Current 
		Developments in Peruvian Whistling Vessels

The 2nd edition of Animated Earth has just been published.

July 20, 2003

I revised Animated Earth for a variety of reasons.   Fifteen years have passed since the initial publication of my book about the ancient whistling vessels from Peru.  During those years my journey with the whistles has continued.  Along the way new perspectives have emerged that I feel warrant inclusion in my book about the ancient vessels.  These new perspectives focus on both the whistles themselves as well as on my own inner journey.  Synchronicities discernibly deepen the story in much the same way as they deepened my life and deepened my understanding of the ancient instruments.  The 2nd Edition of Animated Earth weaves this newly discernible pattern into the story.  Recounted is my deepest understanding of this ancient tool and its reanimation in the modern world.  I hope you enjoy the story.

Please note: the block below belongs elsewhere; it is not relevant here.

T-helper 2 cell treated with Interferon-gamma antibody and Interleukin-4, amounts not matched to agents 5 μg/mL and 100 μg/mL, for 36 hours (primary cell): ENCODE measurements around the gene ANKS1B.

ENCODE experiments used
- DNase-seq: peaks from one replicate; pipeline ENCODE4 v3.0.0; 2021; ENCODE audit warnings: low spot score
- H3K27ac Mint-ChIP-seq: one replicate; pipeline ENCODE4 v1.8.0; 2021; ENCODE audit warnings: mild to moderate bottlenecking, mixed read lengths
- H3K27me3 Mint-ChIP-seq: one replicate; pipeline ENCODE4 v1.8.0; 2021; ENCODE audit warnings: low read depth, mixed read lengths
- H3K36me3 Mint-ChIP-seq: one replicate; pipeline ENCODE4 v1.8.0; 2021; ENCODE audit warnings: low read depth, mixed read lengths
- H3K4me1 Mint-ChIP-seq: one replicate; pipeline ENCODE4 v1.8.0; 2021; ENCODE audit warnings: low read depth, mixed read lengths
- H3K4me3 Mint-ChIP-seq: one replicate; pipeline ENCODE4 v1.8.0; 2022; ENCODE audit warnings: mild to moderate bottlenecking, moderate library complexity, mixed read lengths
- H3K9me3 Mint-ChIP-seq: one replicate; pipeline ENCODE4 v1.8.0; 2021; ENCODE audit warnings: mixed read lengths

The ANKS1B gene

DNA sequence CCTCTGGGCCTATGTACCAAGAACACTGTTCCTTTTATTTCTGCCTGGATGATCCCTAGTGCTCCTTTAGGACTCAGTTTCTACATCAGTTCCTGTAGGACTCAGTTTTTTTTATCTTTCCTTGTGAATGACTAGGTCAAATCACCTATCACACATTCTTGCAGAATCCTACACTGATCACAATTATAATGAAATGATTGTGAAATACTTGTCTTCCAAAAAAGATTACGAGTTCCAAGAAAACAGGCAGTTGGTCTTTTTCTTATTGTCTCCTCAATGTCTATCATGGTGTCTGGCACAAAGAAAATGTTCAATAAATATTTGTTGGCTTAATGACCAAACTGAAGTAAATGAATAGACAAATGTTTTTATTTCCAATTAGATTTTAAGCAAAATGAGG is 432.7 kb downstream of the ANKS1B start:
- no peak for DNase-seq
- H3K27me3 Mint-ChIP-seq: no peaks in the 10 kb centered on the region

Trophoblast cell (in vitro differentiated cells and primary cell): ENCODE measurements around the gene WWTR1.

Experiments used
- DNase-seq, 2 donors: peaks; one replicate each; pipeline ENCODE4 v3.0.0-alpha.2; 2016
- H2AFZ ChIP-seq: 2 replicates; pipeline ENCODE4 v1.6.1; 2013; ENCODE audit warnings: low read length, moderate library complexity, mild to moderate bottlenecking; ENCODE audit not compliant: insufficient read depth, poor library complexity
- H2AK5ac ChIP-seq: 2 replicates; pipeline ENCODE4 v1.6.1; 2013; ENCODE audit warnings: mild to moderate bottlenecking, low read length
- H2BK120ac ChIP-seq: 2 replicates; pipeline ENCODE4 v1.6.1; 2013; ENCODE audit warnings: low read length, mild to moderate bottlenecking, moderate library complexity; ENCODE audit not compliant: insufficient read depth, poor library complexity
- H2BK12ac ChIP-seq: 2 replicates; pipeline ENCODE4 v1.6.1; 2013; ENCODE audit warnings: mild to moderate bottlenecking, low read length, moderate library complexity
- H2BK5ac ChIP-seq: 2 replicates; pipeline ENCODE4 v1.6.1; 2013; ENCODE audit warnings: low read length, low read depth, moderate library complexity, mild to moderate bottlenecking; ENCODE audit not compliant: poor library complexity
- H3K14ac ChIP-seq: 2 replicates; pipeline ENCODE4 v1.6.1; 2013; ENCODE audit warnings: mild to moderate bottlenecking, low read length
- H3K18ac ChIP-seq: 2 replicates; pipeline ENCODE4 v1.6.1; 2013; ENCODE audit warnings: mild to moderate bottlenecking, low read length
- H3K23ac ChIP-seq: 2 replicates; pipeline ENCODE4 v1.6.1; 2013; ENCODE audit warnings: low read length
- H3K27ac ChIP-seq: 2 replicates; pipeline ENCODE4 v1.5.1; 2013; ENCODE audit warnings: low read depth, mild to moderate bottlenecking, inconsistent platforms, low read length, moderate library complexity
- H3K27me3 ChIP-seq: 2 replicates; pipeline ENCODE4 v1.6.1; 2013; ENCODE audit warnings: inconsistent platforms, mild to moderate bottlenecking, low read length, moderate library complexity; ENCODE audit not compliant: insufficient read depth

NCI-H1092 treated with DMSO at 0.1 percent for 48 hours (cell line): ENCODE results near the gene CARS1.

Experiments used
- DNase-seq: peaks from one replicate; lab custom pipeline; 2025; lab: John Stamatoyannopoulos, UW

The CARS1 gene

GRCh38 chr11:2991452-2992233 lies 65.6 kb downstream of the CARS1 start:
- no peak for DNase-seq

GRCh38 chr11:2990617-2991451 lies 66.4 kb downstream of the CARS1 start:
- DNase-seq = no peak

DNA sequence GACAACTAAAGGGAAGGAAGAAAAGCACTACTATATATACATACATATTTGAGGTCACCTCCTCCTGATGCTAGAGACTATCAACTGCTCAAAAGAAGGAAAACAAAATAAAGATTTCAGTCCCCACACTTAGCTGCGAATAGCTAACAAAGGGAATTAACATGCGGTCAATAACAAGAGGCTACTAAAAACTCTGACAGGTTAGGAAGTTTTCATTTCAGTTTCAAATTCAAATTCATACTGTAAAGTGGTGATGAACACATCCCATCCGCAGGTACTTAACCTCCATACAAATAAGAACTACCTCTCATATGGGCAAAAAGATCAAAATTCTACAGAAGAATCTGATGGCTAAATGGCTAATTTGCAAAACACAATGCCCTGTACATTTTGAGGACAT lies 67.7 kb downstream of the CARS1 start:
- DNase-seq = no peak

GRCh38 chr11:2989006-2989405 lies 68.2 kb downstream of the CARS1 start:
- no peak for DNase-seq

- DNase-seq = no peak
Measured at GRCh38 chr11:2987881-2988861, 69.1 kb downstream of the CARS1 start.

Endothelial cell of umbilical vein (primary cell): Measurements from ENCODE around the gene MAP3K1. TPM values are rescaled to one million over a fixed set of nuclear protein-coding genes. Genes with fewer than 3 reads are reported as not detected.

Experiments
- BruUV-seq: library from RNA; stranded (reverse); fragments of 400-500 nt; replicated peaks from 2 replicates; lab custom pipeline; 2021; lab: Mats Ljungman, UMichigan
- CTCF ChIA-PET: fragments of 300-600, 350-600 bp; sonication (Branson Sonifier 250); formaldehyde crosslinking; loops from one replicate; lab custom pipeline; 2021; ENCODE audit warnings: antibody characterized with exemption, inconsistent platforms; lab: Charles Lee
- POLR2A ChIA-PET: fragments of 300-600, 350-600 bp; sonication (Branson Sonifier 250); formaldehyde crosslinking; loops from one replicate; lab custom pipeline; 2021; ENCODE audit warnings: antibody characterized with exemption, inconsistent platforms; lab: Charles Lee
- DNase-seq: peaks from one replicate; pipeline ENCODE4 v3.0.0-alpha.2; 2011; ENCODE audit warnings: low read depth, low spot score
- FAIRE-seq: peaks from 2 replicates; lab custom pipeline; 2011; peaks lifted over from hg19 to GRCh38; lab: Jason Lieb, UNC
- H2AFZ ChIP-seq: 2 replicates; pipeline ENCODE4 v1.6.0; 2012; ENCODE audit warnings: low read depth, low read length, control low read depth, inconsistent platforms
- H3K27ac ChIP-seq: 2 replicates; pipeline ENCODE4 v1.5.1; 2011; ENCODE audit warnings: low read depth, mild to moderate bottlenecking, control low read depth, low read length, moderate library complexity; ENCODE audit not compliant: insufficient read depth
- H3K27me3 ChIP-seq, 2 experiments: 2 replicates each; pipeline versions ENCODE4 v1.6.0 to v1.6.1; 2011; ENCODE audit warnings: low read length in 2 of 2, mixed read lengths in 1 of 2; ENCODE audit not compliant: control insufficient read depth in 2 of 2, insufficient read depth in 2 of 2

Best wishes,
Daniel Statnekov



July 5, 2001

I have recently (in the last several weeks) decided that after more than 20 years of making and giving away sets of these instruments the time has now come for me to offer them to others for a fair exchange.

Up until now,  I've never sold a set of vessels, always giving them freely to hundreds of people.  Each instrument takes at least a full day of work for me to construct, and a set of seven which includes making each vessel, making and tuning the resonance cavities, the two firings as well as the packing and shipping takes at least two working weeks.

My life circumstances have recently taken a change with the consequence I will now have to charge for the vessels.  I've thought about a price and decided that I will ask $1,500.00 for a set of seven vessels.  This price includes the shipping charges.

With all best wishes,
Daniel Statnekov


October 22, 1996